Numsa 8th National Congress – from the floor

Power of a song

Ayanda Billie

Outside the Emerald Hall at Sedibeng on the opening of the National 8th Numsa Congress there is singing, toyi-toying, joyous clapping of hands and dancing. Delegates from all corners of South Africka, carrying with them mandates from their regions show commitment.

The hall dressed in Numsa struggle colours – gold, red, and black – sets the mood for dialogue. Numsa marshals co-ordinate the commotion outside and inside the hall with the presence of the police. Women are dressed in their traditional garments isi-Xhosa isi-Ndebele isi-Venda and others.

The procession of songs into the hall is beyond words.Workers want change, not just a change but a positive change that will have a positive impact in their lives.

They want to build a Numsa that will entrench workers’ rights, to put into practice resolutions that are taken at the congress.

The MC at the podium calls for a moment of silence in respect of all those who have died for us especially the comrades who sacrificed everything for the working class.

The delegates stand up and sing the National Anthem, “Nkosi Sikelela i-Afrika”. Msholozi’s name was encoring all corners of the hall. A song carries a spirit that can heal a wounded soul but it can also put salt in a wound.

A delegate from Tembisa local Phillipine Segata says, “All we want are leaders that will be there for workers at all times even if it means you leave your personal life behind. If you are a leader you should know our problem will be yours.”

New Numsa leaders

Ayanda Billie, Rolly Xipu and Jenny Grice

Bontle Mpakanyane from the Elexions Agency stood on the podium with a smile on her face while the delegates waited anxiously, their hearts pounding.She asked the hall to stay put, and thanked the delegates for their cooperation during the process of voting.

"You have shown maturity," she said.When results were about to be announced, Mpakanyane asked the delegates to let her finish the announcement before celebrating.

They were announced in alphabetical order, starting from the president to the treasurer.When Cedric Gina's name was announced as president, KZN delegates screamed, some ran to him and carried him high to the stage.

Hlanganani region sprang from their seats when Phil Bokaba won the position of first vice president. Christine Olivier was unopposed as the second vice president.

Irvin Jim from the Eastern Cape was elected to the position of general secretary and Karl Cloete deputy general secretary. There was no need to wait for Bontle to announce the results of the national treasurer's position – incumbent Philemon Shiburi was re-elected unopposed.

"Siyabonga, siyabonga" (we thank you), the crowds sang to the outgoing national office bearers.A representative from each region then stood up to give their support to the new team. "You owe us nothing, we request you to put us right when we do wrong," was Hlanganani's message.KZN told them that "We put you there to serve the workers.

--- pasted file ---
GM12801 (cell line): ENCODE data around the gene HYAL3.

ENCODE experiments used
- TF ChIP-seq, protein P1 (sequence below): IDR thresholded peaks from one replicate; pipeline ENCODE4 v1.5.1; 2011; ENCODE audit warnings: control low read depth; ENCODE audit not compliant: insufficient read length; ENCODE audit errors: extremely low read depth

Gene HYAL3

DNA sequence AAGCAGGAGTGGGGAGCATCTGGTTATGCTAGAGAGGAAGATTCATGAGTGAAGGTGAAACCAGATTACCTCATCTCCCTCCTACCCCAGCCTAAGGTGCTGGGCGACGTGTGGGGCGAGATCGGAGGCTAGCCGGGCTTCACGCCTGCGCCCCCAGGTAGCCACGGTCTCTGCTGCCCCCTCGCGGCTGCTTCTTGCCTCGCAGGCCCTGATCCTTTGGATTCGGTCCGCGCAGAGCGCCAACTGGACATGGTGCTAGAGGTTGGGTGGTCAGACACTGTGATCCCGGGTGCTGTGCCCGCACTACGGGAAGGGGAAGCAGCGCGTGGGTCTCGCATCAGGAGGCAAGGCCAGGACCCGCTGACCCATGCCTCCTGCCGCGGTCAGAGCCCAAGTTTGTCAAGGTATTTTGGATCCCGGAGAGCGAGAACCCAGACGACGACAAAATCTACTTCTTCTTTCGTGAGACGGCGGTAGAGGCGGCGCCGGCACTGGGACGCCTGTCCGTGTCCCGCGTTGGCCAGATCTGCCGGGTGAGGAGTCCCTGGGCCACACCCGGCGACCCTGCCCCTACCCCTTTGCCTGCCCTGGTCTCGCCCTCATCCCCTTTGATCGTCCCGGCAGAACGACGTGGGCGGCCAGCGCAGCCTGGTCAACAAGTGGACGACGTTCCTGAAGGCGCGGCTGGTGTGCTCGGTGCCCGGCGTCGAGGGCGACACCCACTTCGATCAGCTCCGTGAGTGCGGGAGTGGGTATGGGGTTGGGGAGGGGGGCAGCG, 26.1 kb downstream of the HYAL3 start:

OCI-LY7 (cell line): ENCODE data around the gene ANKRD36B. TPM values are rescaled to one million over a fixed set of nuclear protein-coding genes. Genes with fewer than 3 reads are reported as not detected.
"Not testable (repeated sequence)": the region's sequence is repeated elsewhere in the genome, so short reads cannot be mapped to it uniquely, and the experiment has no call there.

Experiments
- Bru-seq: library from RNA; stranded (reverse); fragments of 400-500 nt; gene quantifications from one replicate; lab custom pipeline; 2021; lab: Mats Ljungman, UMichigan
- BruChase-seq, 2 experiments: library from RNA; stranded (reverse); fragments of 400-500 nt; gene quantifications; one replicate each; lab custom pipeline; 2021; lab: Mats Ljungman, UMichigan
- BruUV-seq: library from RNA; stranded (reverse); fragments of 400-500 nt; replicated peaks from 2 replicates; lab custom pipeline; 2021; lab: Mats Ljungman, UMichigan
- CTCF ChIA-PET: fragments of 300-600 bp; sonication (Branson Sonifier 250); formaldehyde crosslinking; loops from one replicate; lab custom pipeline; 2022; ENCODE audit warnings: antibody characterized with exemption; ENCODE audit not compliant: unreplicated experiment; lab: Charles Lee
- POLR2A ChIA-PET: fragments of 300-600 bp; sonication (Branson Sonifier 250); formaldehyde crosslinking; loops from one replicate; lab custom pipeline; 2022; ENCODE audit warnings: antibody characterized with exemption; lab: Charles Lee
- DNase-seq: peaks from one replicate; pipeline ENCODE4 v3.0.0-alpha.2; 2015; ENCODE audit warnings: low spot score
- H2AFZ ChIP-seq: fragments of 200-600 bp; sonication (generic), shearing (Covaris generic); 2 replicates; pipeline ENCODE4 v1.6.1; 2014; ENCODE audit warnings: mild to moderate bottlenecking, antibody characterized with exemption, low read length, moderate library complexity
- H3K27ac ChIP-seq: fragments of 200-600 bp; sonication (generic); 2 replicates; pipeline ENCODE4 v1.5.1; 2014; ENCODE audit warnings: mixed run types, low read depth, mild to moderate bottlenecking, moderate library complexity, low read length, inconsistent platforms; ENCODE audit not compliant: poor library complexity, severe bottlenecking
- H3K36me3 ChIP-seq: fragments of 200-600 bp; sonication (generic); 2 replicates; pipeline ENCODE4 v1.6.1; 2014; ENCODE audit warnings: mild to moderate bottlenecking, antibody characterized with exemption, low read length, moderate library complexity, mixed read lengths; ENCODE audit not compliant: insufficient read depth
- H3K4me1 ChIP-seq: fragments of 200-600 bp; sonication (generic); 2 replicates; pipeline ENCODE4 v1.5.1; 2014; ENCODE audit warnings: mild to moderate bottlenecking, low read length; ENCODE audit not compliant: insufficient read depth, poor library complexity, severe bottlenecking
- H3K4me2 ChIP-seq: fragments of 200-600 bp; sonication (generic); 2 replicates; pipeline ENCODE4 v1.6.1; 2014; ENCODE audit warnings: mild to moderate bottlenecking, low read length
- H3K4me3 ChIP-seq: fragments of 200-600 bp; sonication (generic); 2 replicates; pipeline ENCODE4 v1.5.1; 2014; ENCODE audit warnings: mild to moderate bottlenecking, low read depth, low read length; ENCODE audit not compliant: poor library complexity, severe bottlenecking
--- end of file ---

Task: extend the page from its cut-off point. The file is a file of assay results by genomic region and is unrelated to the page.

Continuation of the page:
"Sedibeng followed with "We elect you to take these metal workers forward."Western Cape warned, "There is a long way to go to socialism."Mpumalanga reminded the NOBs that "No man is an island by himself."Eastern Cape echoed by Wits Central West stated that "There are no winners, only the workers have won!".

Thanking delegates for the confidence shown in them, newly elected president Gina told the crowd that if his mother was still alive she would be very proud of him.

She had passed on in 1998 and had been a domestic worker all her life.He told delegates that congress was emerging as one united trade union, "there are no winners, no losers here. The new NOBs don’t belong to any region.

We will serve and work for all metalworkers. That is our collective pledge to you!"The NOBs acknowledged the confidence shown in them by the delegates and committed themselves to use Numsa's constitution and policies when dealing with regions and members at large.

Results of elections

878 eligible voters; 864 votes cast

President: Cedric Gina 510 Ben Khoza 348 4 spoilt votes, 2 abstentionsGina is the new president

First Vice President: Phil Bokaba 537Stanford Ndobo 3213 spoilt votes, 3 abstentionsBokaba is the new first vice president

Second Vice President:Christine Olivier (unopposed)

National Treasurer:Philemon Shiburi (unopposed)

General Secretary: Irvin Jim 487 Silumko Nondwangu 3711 spoilt paper, 5 abstentionsJim is the new general secretary

Deputy General Secretary:Karl Cloete 487 Bheki Msibi 126 votesGeorge Choshane 2443 spoiltCloete is the new deputy general secretary

Fight those labour brokers!

Bonga Ngwane

The international campaign for decent work got a big boost when Minister of Labour, Membathisi Mdladlana, urged delegates at the Numsa 8th National Congress to fight labour brokers and casualisation in our sectors because they exploit workers and create a huge gap between the poor and the rich while enriching capitalists.

“Informalisation has become the name of the game of labour brokers and yet people want us to believe that our labour market is rigid,” he said. “How can it be right that subcontracting is so common? If it was rigid, it would be difficult for chief executives of companies to retrench workers with such ease,” he said.

Employment in the informal sector had increased by 20 000 between March and July this year, and this was thanks to a sharp decline in formal employment, he said.

He said that it was time for the “creation of a decent work agenda to protect the rights of workers.” Unions like Numsa must help this campaign by organizing the huge numbers of unorganized workers.